A Clinical Minute: Giving New Life to Complex Wounds – The Dynamics of AMNIOEXCEL® Amniotic Tissue Supported by the TCC-EZ® Healing Chamber™

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The ultimate goal in the management of diabetic foot ulcers (DFUs) is to prevent the “amputation stairway” of compounding steps from diabetes and neuropathy through to amputation. Total contact casting (TCC) is considered the cornerstone and gold standard in DFU management based on its proven efficacy.1-7

However, in many cases, effective offloading is just 1 piece of the puzzle. With a primary goal of rapid wound closure to reduce the risk of complications and improve outcomes, the use of advanced wound care modalities, such as cellular and/or tissue-based products (CTPs), also should be considered if wound area is not reduced by 50% after 4 weeks of conservative management.8,9 Using these modalities with TCC is crucial, because advanced therapies are unlikely to succeed without effective offloading.7

AMNIOEXCEL® (BioD, LLC made available by Derma Sciences, Inc, Princeton, NJ) is a dehydrated human amnion membrane. Its combination of properties provides a natural matrix for cellular attachment and assists in cell migration and proliferation.10 AMNIOEXCEL® is not side-specific and is processed via a proprietary DryFlex® process, making it easy to handle and conform to the wound bed upon application without the need for hydration.

AMNIOMATRIX® (BioD, LLC made available by Derma Sciences, Inc, Princeton, NJ) is a cryopreserved viable human placental suspension composed of morselized amnion membrane and components of amniotic fluid recovered from the same donor. AMNIOMATRIX® is processed through a patented (US Patent # 8,932,805) CryoPrime™ process to preserve the inherent extracellular matrix, growth factors, and cytokines.

At our wound care center, complex and challenging wounds are the norm; 80% of the patients have diabetes. We regularly use TCC-EZ® Total Contact Casting System (Derma Sciences, Inc, Princeton, NJ). The system creates a Healing Chamber™ that works on both the macro-environment and micro-environment of the wound. It allows for active healing by reducing pressure and shear within the cast and provides a safe environment that reduces inflammation and where granulation tissue can grow.11 For more difficult wounds or high-risk patients, TCC-EZ® is used with advanced wound therapies such as AMNIOEXCEL® and AMNIOMATRIX®.

 

Case Study

A 32-year-old man with type 1 diabetes presented to the ER with oozing from his right plantar foot for the past 24 hours. He had a history of chronic recurrent foot ulcers due to underlying biomechanical problems. He was previously treated with TCC and discharged with a prescription for custom-made orthotics and shoes that unfortunately, did not arrive in time to prevent recurrence. At the ER, wound area was 0.44 cm2 and volume 0.22 cm3.  He was treated with antibiotics and referred to our wound care clinic, where he was seen 14 days later. The wound bed was clean, granular, and healthy in appearance with no signs of infection, and X-ray further confirmed a low likelihood of osteomyelitis. Because his wound was a recurrent problem, we felt aggressive offloading and advanced wound therapies were needed.

AMNIOEXCEL® was applied (see Figure 1), followed by XTRASORB® Foam Dressing (Derma Sciences, Inc, Princeton, NJ) (see Figure 2). The patient then was fitted with TCC-EZ® (see Figure 3). At follow-up visits, he reported tolerating TCC-EZ® well. After 1 week, the wound improved and remained healthy in appearance (see Figure 4). After only 2 weeks (1 application of AMNIOEXCEL®), the wound closed (see Figure 5). He was discharged with custom inserts and shoes.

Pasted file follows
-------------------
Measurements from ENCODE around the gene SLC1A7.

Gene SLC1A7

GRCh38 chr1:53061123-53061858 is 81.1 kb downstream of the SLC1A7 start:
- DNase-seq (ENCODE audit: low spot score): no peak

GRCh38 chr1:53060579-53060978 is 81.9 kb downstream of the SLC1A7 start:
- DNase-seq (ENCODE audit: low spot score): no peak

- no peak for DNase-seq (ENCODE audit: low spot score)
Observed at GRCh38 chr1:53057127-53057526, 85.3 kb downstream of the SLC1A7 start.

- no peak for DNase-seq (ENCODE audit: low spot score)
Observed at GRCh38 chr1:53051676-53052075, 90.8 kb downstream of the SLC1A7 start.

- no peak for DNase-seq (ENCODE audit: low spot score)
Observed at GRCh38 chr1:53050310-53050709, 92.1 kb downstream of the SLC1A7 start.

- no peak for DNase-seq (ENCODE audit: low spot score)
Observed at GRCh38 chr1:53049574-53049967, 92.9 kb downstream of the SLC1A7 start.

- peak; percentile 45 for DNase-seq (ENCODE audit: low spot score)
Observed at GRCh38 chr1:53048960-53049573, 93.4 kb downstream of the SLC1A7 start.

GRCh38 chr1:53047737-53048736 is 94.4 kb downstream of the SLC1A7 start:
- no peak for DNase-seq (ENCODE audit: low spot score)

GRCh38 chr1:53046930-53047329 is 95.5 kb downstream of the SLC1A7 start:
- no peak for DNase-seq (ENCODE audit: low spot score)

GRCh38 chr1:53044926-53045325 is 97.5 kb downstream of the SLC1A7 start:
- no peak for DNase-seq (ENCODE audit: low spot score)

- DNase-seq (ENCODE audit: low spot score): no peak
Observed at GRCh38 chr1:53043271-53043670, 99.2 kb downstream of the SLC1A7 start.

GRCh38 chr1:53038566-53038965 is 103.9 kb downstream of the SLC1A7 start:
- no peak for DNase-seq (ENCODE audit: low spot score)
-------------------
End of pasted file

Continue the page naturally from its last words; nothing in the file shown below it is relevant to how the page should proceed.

In summary, the use of AMNIOEXCEL® optimizes tissue growth while TCC-EZ® protects against sheering and pressure — together, they work in concert to achieve optimal healing outcomes. In our clinic, the use of this combination has helped our high-risk patients with complex DFUs achieve rapid wound closure, minimizing the risk for complications while improving patient quality of life.

Want to know more? Please visit www.dermasciences.com.

This article was not subject to the Ostomy Wound Management peer-review process.

References: 

1.  Armstrong DG, Nguyen HC, Lavery LA, van Schie CH, Boulton AJ, Harkless LB. Off-loading the diabetic foot wound. Diabetes Care. 2001;24(6):1019–1022.

2.  Armstrong DG, Lavery LA, Wu S, Boulton AJ. Evaluation of removable and irremovable cast walkers in the healing of diabetic foot wounds. Diabetes Care. 2005;28(3):551–554.

3.  Katz IA, Harlan A, Miranda-Palma B, Prieto-Sanchez L, Armstrong DG, Bowker JH, et al. A randomized trial of two irremovable off-loading devices in the management of plantar neuropathic diabetic foot ulcers. Diabetes Care. 2005;28(3):555–559.

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7.  Snyder RJ, Frykberg RG, Rogers LC, Applewhite AJ, Bell D, Bohn G, et al. The management of diabetic foot ulcers through optimal off-loading. J Am Podiatr Med Assoc. 2014;104(6):555–567.

8.  Warriner RA, Snyder RJ, Cardinal MH. Differentiating diabetic foot ulcers that are unlikely to heal by 12 weeks following achieving 50% percent area reduction at 4 weeks. Int Wound J. 2011;8(6):632–637.

9.  Sheehan P, Jones P, Caselli A, Giurini JM, Veves A. Percent change in wound area of diabetic foot ulcers over a 4-week period is a robust predictor of complete healing in a 12-week prospective trial. Diabetes Care. 2003;26(6):1879–1882.

10. Niknejad H, Peirovi H, Jorjani M, Ahmadiani A, Ghanavi J, Seifalian AM. Properties of the amniotic membrane for potential use in tissue engineering. Eur Cell Mater. 2008;15:88–99.

11. Piaggesi A, Viacava P, Rizzo L, Naccarato G, Baccetti F, Romanelli M, et al. Semiquantitative analysis of the histopathological features of the neuropathic foot ulcer. Diabetes Care. 2003;26(11):3123–3128.